Topics: People: Community leaders: North Coastal

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1823 - view

Birth of Charlotte Ashby, daughter of Sophie Bungaree and James Webb.

1828 - view

The census in 1828 lists Lewis Ferdinand (Biddy’s Lewis’ husband) as living at Lower Portland Headland (Broken Bay). Lewis is listed as a labourer to John Grace, and Sarah (Biddy) as Lewis’s housekeeper.

1830 - view

Birth of Theda Bungaree, father: Bowen Toura Bungaree, Mother: Maria.

1834 - view

Rickety Dick of the Broken Bay tribe has his portrait painted.

1836 - view

Bowen (Toura Bungaree) and his wife Maria, and daughters Jonza, Nan, Theda (Jane), and son Mark, move to Pittwater, near Barrenjoey. Bowen has perhaps decided to lead his clan away from the destruction and poverty of Sydney life back to a semi traditional existence.

1836 - view

Bowen may also have been disappointed in British justice. Bowen had requested the Reverend Threlkeld to make representation to the NSW Attorney General for the unsuccessful prosecution of two Aboriginal men, Murrell and Bummaree for the murder of his brother-in-law Jabinguy and another man. His appeal to the Attorney General was unsuccessful. Bowen returned to find his country much altered with traditional coastal fishing grounds blocked off to them and borders from farms and roads.

1836 - view

Bowen and other members of his clan find work employed as black trackers and also catch and trade fish with settlers. He works beside Customs Officer Howard and is friends with local farmer John Farrell. He is described as a valuable asset to the force. The Sydney Herald reports that Bowen has given information that leads to the capture of three bush rangers. “A black fellow named Bowen told Brophy that the other bushrangers were on another island near Mooney Mooney Creek”.

1836 - view

Bowen is a very effective black tracker in detecting illegal stills in the upper reaches of McCarrs Creek, Church Point. He leads John Howard from the Customs House at Barrenjoey, Pittwater, up the creek to where a man William Farr is detained. Howard recognizes Bowen’s skills and recommends to the Collector of Customs in Sydney that he should ”have a second boat which would cost about four hundred pounds and enable him to get a living for himself and family consisting of two daughters and a son. … as he will be liable to insult and oppression for having aided me”. Later Howard writes “I am reluctant to employ (Bowen) … without the protection of a constable as I have reason to believe that violence would be used towards him.”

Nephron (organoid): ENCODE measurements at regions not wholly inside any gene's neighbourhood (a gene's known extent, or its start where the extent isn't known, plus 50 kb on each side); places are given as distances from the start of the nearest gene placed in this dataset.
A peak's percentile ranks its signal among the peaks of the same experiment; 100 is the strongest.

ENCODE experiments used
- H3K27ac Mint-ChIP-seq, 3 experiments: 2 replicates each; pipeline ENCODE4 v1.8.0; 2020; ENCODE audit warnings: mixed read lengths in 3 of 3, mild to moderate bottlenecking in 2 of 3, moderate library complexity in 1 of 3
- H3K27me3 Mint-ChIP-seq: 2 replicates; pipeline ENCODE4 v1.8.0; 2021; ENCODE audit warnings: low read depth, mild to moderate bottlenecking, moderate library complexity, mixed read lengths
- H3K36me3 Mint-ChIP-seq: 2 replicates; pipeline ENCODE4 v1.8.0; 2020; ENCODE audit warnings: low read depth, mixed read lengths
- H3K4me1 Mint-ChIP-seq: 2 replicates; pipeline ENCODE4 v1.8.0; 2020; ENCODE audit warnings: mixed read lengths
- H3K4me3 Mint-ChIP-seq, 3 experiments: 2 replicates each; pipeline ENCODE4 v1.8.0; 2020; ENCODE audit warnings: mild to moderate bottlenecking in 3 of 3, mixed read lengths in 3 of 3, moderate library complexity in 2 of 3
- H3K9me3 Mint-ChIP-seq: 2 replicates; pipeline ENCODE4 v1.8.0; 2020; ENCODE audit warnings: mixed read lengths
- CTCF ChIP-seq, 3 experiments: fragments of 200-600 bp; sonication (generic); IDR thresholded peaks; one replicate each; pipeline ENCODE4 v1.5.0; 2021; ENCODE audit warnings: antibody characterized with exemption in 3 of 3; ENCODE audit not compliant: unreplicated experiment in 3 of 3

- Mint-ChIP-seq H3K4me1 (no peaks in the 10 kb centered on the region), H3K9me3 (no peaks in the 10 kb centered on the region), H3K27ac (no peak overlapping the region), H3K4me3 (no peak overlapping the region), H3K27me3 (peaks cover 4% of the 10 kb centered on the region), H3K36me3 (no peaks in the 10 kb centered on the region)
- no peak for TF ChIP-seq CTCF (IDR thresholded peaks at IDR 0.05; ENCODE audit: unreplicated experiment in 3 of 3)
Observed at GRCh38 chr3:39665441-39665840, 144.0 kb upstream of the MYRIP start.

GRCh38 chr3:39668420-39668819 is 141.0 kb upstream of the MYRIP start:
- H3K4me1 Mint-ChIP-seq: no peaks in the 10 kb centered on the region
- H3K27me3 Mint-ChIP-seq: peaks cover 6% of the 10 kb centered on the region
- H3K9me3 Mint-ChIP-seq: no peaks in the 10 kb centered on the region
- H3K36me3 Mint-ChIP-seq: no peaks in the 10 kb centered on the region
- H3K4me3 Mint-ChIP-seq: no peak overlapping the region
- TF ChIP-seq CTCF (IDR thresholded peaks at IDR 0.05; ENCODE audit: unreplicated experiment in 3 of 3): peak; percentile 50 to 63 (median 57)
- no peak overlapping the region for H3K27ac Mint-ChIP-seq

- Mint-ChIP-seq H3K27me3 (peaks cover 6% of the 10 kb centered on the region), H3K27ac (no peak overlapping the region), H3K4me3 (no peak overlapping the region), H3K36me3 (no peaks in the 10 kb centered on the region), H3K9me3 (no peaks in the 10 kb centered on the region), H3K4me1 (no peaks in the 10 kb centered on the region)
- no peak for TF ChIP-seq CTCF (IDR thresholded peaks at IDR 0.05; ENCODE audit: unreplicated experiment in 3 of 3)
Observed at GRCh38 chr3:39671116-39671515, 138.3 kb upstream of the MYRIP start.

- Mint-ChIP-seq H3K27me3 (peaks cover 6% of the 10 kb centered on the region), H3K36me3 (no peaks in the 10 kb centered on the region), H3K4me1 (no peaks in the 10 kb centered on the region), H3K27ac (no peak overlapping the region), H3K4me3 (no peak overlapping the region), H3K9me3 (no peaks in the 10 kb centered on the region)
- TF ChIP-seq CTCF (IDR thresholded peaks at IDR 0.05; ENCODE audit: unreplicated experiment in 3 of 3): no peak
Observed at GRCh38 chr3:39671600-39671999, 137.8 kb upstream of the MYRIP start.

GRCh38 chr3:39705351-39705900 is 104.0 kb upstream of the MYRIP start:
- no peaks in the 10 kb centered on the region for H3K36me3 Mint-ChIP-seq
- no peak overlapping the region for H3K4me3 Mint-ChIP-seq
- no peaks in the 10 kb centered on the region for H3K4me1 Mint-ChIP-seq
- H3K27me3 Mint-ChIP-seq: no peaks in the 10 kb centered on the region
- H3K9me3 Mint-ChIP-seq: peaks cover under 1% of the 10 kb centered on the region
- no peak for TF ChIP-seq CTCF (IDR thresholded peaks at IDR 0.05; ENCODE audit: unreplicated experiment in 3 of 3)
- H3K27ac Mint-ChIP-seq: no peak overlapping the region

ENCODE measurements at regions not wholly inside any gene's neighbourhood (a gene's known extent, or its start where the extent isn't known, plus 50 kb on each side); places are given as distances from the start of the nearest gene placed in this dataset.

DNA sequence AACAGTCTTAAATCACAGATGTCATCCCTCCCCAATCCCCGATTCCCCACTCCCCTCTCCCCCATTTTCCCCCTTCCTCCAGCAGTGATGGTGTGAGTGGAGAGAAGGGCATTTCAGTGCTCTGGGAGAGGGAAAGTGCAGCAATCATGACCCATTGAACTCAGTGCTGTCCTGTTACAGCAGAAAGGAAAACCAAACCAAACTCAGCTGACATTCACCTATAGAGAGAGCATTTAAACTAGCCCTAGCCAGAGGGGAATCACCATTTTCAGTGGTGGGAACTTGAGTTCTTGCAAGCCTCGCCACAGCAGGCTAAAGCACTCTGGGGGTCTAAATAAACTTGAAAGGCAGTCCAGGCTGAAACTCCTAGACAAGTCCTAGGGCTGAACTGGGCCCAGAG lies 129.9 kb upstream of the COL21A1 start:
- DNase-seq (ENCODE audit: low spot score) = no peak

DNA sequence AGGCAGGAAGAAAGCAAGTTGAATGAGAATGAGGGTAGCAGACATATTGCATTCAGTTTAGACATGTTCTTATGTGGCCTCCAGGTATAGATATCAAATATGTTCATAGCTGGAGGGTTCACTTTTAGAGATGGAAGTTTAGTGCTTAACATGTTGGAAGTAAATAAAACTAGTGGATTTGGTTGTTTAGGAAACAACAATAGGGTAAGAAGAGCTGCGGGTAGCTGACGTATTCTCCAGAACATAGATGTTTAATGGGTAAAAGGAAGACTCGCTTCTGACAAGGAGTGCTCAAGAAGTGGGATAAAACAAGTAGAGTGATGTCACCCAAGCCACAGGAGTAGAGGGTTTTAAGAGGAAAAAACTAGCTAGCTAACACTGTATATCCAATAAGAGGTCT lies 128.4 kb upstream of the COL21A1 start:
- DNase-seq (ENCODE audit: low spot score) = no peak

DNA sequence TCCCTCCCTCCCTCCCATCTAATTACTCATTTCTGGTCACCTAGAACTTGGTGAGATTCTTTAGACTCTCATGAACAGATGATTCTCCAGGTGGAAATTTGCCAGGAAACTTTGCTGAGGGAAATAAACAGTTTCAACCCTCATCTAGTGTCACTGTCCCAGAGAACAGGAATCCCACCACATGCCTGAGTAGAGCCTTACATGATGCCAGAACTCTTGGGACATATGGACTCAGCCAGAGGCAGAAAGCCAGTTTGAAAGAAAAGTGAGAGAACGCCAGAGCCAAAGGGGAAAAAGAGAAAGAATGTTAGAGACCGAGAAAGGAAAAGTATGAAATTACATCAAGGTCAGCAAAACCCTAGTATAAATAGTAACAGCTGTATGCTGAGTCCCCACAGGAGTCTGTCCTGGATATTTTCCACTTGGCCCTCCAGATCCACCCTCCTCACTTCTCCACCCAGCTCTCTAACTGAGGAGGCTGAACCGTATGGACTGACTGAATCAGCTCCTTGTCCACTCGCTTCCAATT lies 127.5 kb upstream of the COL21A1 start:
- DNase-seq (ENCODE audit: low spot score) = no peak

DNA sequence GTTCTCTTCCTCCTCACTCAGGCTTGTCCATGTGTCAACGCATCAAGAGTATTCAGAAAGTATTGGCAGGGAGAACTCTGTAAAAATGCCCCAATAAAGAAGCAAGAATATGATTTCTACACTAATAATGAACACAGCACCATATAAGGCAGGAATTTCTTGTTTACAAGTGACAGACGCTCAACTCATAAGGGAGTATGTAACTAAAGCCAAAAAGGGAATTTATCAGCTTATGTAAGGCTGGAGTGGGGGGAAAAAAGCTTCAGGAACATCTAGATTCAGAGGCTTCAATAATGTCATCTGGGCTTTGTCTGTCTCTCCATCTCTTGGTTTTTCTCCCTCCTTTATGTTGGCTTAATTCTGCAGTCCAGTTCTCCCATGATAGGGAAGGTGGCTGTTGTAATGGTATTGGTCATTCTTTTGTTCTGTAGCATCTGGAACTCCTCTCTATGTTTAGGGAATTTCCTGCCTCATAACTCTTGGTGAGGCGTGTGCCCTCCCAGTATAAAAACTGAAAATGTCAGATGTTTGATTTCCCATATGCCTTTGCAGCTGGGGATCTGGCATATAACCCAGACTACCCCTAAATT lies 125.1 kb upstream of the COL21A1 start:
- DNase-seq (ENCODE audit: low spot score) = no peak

1842 - view

Boio (Long Dick). son of Bungaree and Cora Gooseberry, gives a Broken Bay vocabulary to John Mann.

1844 - view

Her (known) children are ‘Miss Diana Bungaree’, Long Dick and Young Bungaree.

1849 - view

Bowen Bungaree, Bungaree’s son, sails with other Koories to the Californian gold fields with Richard Hill because of their skill in sailing boats and in the hope to be given jobs to carry the crowds of gold seekers flocking to the Eldorado. Black Bowen is the only one to return. He speaks with ridicule about America, “That country! No wood for fire, but plenty cold wind … no good for me! No good for blackfellows!” On his return Bowen resumes his duties as a Police Tracker and reports to police the activities of two assigned servants (convicts) who had escaped and are petty thieves on the Northern Beaches. The men are captured and sent to prison. Bowen’s reputation is now well established, for example he tracks and uses his gun to hunt the bush-ranger Casey. Bowen wear grand clothes, Farrell describes him: “He was in full rig with dress coat, his hair knotted up behind with three feathers stuck in it”.

1853 - view

Bowen is shot by four white bushrangers at Newport. He is 56 years old. John Farrell relates that a bushranger Casey, who frequented Bushranger’s Hill, had murdered Bowen as he sat by his fire at night.

1862 - view

Death of Queen Gooseberry, at 78. Her father was from the southern Sydney area. After Bungaree’s death she has settled around Camp Cove with other displaced Aboriginal people. She wears a breast plate with her name on it. Wrapped in a blanket, her head covered by a scarf and with a clay pipe in her mouth, she is a familiar Sydney personality. Her grave is in the Presbyterian section of Botany Cemetery. “In memory of Gooseberry Queen of the Sydney Tribe of Aborigines”.

1863 - view

Clara Duggan, born 4 November 1863 at Wattle Flat, NSW. Esther’s daughter (William’s mother), descendants of Bowen.

1868 - view

Thomas Booker

1880s - view

Mrs Benns (and husband Joseph Benns) are still living on Pittwater. She acts as midwife to all the families along the Hawkesbury River.

1880 - view

Biddy Lewis dies and is buried at Bar Island near Brooklyn.

1895 - view

Birth of William de Serve, a Guringai Koori farmer and fisherman on Barenjoey Peninsula.

1920s - view

‘Black Lucy’ lives in Milling Street Gladesville until she dies in late 1920s. She is referred to by Europeans as the last (traditional) member of the Gamaraigal tribe and is buried in the Field of Mars Cemetery.

1940s - view

William de Serve, a Gai-mariagal man born on Barrenjoey, is living in several camps along the Hawkesbury River making a living by selling his fishing catch at Brooklyn. He is also known at Coal and Candle Creek and at Narrabeen.